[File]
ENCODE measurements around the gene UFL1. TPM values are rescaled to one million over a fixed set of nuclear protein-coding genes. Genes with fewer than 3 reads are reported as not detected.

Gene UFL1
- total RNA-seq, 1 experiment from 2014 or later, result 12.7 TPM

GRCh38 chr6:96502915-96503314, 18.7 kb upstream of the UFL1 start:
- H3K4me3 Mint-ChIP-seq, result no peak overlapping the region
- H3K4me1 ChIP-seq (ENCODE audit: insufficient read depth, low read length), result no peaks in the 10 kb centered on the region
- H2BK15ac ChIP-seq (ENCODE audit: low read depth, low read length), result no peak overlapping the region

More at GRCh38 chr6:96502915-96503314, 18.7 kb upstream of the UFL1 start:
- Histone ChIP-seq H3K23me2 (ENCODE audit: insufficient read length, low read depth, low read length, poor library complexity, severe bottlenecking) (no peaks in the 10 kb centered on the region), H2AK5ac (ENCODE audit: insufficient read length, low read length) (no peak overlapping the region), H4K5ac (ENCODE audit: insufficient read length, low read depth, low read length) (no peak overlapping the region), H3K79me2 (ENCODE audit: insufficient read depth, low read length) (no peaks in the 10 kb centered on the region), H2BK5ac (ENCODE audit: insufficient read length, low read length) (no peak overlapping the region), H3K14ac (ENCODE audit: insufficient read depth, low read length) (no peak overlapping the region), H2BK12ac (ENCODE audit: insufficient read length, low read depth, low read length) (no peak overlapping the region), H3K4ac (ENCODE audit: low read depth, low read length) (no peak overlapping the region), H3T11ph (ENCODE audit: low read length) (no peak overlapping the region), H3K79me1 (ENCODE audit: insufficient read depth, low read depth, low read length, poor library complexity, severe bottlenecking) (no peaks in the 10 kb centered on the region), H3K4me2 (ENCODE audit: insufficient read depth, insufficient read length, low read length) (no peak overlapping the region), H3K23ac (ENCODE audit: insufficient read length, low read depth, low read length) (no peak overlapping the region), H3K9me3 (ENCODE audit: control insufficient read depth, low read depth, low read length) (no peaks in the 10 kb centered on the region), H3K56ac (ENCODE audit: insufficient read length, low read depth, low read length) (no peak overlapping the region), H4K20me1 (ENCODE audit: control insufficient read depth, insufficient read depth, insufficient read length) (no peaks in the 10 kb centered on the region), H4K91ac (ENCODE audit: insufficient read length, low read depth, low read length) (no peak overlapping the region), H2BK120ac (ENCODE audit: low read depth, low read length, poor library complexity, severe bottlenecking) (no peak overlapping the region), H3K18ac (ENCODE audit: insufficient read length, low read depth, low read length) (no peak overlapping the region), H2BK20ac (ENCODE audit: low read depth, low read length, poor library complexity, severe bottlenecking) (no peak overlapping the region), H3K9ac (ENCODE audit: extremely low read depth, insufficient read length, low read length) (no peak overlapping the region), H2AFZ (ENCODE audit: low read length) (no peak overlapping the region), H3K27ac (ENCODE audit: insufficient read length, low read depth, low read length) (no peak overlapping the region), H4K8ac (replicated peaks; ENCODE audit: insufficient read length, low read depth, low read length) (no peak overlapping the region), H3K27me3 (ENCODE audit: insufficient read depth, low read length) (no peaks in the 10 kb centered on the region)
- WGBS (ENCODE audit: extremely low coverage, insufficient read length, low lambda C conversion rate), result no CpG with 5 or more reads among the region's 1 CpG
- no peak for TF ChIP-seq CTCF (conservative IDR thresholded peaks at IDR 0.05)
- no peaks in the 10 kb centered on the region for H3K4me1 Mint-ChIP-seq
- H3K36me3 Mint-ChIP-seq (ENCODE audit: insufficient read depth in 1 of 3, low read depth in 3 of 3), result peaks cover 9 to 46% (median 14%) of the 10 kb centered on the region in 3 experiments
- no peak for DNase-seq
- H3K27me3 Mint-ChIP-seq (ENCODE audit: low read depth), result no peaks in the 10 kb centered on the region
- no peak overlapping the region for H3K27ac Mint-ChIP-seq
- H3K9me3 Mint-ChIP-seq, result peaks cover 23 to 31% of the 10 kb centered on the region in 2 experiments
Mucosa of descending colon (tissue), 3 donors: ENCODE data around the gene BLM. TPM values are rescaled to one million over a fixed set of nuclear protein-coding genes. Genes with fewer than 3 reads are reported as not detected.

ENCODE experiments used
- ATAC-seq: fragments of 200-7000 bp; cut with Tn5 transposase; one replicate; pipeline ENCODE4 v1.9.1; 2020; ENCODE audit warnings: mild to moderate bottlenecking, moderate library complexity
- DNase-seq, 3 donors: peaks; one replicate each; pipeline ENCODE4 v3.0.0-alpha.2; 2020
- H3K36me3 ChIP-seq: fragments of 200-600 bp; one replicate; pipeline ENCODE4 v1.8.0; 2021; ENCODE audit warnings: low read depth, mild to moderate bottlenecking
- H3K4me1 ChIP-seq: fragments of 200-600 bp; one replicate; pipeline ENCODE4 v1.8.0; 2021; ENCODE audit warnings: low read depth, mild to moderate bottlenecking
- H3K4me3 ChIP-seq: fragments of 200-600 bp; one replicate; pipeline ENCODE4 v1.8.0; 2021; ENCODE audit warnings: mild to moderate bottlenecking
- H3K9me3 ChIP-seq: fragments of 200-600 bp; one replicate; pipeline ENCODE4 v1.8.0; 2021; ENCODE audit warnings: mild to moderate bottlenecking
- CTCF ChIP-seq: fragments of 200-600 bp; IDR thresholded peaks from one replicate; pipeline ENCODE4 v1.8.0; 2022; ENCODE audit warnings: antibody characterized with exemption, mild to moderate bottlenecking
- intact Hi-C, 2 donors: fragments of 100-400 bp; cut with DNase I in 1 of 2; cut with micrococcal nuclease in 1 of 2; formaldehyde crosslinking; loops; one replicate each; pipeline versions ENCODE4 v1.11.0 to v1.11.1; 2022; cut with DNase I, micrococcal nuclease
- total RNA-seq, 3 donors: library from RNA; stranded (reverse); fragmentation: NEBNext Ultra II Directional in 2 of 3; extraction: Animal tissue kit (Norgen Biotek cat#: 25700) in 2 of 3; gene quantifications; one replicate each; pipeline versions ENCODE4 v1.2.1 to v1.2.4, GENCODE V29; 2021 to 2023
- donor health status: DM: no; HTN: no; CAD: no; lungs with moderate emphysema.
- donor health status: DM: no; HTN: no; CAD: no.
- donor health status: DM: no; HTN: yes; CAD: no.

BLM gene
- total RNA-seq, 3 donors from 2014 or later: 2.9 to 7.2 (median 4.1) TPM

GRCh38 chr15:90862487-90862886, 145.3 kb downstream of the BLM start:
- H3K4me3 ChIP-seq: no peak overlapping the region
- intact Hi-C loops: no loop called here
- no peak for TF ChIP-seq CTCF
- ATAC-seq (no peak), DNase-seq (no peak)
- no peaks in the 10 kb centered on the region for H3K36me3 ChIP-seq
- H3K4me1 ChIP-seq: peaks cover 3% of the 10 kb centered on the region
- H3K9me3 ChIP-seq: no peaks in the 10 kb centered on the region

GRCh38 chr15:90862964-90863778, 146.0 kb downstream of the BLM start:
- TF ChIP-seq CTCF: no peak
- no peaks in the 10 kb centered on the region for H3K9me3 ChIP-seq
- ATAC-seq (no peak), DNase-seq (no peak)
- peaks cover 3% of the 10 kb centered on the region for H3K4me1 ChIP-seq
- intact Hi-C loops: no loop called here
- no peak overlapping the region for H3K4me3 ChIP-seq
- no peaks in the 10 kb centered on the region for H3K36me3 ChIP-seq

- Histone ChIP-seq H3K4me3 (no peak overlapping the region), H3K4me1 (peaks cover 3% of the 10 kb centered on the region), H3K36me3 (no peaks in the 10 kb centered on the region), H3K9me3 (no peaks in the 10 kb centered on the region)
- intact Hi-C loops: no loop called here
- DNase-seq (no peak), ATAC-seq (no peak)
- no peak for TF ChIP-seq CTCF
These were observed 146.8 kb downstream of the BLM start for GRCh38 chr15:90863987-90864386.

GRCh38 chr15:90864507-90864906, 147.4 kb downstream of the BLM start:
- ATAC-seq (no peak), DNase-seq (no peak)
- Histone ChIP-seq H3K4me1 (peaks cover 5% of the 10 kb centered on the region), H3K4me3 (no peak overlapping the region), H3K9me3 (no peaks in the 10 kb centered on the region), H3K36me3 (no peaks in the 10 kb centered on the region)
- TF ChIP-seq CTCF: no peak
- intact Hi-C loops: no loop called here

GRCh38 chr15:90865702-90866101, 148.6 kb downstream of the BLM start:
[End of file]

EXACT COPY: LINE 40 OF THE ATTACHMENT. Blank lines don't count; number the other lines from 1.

- H3K4me1 ChIP-seq: peaks cover 3% of the 10 kb centered on the region